This is the situation at the independent school our local HE group currently uses, and where I do the entries. The exam officer is also the Bursar and is frantically busy. Although I provide a spreadsheet for all the data for each exam, it is tedious work entering them on the exam board online sysytem, and certainly Edexcel's doesn't always work and is prone to errors. The school does a lot of modular exams and to get the best marks candidates resit early modules unless they have an A* grade - so they have lots of bits of resits going on each term as well. The whole system is continually changing - for example one of the maths modules for GCSE which has 2x30 mins consecutive sections A and B are always sat on the same day one after the other - excpt for this June when without any notice we have spotted in the timetable that the 2 sections are on different days - which means another whole exam session for 30 mins exams. No wonder the schools are stretched .. and no wonder they can't face any extra work even for the less troublesome families!

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  2. Oh heck I am so out of the loop, what is foundation and higher tier ?

    Toto, these are not 'O' levels anymore.

    I may have to put Son of Thor into the freezer to keep him little until I can catch up, he went from 0-nearly ten in a blink of an eye so I'll need to up to speed before he becomes a teenager at the speed of light.

    Is there a website somewhere that explains how the new system works, in simple terms, for those still frazzled from Xmas ?

    If we opt for IGCSEs do we avoid all the kerfuffle and problems experienced when going to GCSEs or is there an overlap in issues that you can experience ?

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  3. O levels, Sarah? I think that they went around twenty years ago in the wake of Kenneth Baker's reforms! If your kid is able to do well in a GCSE or IGCSE, you enter him for the Higher tier. This means that he can get from C to A*. Do this if you have no doubt of his ability to get at least a C. If, on the other hand, you think that the best he could manage was a C, then do Foundation Tier. This means that the highest the kid can get is C, but if he falls below that he will at least get something. I'm not sure that I would call this a new system, you know. Tell me, how long have you been out of the country? Have a look on Edecel's website to begin with and then see if it makes sense. I'm happy for you to email me privately if that would help.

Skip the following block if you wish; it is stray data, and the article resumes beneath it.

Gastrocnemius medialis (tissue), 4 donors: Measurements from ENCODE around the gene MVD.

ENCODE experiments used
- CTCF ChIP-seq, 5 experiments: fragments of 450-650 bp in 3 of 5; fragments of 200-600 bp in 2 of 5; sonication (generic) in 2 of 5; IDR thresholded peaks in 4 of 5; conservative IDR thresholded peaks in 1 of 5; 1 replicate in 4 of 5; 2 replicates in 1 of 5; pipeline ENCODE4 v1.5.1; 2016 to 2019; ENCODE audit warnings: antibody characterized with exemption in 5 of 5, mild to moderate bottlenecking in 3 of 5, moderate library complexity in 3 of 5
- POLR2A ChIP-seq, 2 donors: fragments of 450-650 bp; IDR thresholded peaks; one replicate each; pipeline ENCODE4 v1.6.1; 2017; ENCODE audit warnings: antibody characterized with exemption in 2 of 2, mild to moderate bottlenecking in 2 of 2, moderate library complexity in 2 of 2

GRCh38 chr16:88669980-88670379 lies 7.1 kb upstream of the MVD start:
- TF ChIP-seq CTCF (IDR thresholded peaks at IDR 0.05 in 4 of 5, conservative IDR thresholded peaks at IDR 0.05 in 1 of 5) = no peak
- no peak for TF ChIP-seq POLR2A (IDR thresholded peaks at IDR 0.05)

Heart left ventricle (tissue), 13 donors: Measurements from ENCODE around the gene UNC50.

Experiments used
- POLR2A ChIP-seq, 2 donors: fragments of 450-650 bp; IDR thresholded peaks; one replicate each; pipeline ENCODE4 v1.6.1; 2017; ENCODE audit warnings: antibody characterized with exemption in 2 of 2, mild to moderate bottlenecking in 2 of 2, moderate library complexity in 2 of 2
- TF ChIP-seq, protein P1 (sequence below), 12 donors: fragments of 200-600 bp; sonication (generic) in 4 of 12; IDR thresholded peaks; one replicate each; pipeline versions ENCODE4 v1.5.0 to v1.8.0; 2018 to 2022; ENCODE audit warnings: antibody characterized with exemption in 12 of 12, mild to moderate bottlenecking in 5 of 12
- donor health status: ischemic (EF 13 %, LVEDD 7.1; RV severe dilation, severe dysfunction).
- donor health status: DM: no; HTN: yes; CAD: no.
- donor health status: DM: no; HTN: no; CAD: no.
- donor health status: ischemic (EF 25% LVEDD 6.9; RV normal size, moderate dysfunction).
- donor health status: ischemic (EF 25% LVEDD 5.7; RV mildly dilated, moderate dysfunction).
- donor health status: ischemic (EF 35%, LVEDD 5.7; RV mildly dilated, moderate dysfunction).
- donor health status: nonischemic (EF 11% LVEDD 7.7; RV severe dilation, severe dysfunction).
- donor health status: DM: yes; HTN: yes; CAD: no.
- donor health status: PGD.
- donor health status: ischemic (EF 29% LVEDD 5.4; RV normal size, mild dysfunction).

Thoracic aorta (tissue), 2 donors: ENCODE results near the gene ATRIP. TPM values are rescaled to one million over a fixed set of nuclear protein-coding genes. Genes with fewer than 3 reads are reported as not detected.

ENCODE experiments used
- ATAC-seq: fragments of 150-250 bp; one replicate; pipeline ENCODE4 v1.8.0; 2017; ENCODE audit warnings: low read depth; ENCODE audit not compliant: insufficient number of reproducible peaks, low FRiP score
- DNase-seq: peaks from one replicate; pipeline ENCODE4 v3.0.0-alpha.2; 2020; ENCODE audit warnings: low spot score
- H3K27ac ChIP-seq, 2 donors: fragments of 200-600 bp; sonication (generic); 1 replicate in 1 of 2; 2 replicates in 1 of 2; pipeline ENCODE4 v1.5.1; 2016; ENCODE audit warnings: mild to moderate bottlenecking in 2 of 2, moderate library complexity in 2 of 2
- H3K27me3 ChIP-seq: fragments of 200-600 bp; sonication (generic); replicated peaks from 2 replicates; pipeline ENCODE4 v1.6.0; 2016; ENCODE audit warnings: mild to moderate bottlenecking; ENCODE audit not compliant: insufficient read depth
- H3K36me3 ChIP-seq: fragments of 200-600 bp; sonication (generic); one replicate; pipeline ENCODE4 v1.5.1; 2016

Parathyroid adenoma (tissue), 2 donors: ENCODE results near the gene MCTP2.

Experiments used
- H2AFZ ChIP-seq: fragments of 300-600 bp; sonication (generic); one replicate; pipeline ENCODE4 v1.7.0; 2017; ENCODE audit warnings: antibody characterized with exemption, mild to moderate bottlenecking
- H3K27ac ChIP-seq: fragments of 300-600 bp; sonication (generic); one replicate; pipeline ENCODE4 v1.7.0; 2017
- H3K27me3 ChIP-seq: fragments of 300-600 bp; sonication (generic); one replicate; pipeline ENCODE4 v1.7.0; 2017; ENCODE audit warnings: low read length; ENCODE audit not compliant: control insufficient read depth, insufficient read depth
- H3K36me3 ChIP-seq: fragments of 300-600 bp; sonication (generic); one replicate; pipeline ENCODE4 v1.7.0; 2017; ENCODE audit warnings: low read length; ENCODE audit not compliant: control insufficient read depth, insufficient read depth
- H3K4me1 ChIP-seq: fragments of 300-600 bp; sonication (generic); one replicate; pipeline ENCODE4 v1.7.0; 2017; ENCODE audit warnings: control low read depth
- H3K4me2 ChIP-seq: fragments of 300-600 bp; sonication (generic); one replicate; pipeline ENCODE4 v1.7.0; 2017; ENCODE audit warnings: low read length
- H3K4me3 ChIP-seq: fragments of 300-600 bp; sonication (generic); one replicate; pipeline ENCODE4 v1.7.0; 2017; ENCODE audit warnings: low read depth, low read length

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  4. Sarah,
    In one sense it's like returning to CSE's and O Levels, in that some exams require you opt for foundation (CSE equiv) or Higher (O Level type standard.)

    Some IGCSE have these and some don't.

    I wouldn't bother looking into it if your child is under 10. It's BOUND to have changed again by the time he get's to 13.

    The HEexamsandalternatives yahoo group is the best one for info though I can't remember the exact address right now and am on a different computer to usual.

    Mrs Anon

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  5. Simon,